CSV files (short for Comma-Seperated Values) are a great way to exchange tabular data in a plain text file.
This is what it might look like:
The first row of this file is called the header, telling us what each column is about. The rest of the rows are just data.
First, we need to separte the rows. Regular Expressions are a great way to do that!
Simply split the string at an end of line delimiter (\r\n for Windows, \n for most other operating systems). By filtering the result we make sure we don’t end up with empty entries.
To extract the headers, we just get the first line and split it at the delimiter (usually a comma).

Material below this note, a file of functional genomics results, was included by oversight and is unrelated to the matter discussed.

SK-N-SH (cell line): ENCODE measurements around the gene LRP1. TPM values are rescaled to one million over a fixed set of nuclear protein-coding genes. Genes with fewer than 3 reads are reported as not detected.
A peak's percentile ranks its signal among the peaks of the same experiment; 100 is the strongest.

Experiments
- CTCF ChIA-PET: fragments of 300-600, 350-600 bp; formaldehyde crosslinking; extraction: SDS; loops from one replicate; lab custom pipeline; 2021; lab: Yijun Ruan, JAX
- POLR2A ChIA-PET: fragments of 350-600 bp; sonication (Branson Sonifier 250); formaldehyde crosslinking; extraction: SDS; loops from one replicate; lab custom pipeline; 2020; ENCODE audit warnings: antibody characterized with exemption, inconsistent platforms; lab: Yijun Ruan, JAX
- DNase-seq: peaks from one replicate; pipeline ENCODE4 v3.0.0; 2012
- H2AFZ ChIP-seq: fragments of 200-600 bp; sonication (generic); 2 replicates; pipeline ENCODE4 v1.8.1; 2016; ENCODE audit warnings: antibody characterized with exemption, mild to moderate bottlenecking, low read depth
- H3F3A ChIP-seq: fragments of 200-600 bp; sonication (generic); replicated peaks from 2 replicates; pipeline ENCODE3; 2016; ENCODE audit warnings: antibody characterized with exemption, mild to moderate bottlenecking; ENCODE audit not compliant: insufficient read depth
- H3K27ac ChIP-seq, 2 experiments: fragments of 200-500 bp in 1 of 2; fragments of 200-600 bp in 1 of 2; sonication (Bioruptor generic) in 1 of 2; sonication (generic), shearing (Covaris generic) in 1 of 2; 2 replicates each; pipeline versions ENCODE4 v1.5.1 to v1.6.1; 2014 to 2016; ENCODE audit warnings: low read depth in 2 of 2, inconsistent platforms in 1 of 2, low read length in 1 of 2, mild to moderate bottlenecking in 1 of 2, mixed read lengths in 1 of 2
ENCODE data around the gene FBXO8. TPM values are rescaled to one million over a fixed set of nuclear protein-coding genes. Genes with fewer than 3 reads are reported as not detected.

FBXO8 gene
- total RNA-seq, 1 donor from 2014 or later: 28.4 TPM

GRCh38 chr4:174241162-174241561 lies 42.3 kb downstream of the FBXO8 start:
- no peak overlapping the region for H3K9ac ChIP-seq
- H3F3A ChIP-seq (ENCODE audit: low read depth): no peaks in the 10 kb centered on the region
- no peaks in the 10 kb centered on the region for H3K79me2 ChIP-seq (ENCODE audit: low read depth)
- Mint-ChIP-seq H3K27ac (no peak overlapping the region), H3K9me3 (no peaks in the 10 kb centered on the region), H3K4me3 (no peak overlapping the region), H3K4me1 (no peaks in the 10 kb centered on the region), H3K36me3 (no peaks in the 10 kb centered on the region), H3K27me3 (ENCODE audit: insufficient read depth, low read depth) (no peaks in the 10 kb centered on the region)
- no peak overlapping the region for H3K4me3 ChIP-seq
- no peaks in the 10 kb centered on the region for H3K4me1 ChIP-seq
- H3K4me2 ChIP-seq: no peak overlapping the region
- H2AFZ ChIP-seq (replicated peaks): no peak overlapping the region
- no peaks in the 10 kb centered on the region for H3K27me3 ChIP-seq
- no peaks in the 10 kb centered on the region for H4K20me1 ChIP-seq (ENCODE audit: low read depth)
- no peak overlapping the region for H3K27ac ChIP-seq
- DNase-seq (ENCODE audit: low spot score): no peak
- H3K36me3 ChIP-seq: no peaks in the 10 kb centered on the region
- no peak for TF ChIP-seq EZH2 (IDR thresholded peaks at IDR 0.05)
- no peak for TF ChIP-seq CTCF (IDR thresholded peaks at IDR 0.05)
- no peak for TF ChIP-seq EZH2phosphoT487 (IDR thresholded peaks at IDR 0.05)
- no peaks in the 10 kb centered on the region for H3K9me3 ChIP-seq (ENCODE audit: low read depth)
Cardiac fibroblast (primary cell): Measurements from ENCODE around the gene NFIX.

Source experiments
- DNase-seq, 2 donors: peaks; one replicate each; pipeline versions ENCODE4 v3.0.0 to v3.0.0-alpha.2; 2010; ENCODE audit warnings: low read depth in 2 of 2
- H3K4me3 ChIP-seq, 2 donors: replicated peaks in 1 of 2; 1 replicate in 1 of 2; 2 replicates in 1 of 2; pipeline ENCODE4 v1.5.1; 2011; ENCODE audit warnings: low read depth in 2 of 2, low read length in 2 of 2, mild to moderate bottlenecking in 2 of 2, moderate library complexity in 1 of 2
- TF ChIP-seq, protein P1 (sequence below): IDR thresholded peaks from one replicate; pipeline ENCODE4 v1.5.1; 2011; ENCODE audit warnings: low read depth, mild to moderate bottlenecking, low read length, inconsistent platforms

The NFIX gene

By calling `splice` on the `lines` array we also remove this first line from the result-set, thus making the next part easier.
The regular expression we use to extract the values is quite complex. I encourage you to dissect it using an online regex tool like regex101. You ready? Here comes:
It checks two cases: quoted values and unquoted values. Unquoted values are just regular values. Quoted values are surrounded by double quotes and may even contain additional “double double quotes” (sounds stupid, but is just an encoded single double quote – which sounds even more stupid…).
Using this Regular Expression gives us all the values in a single line. We then add the corresponding header-key and create neat little object.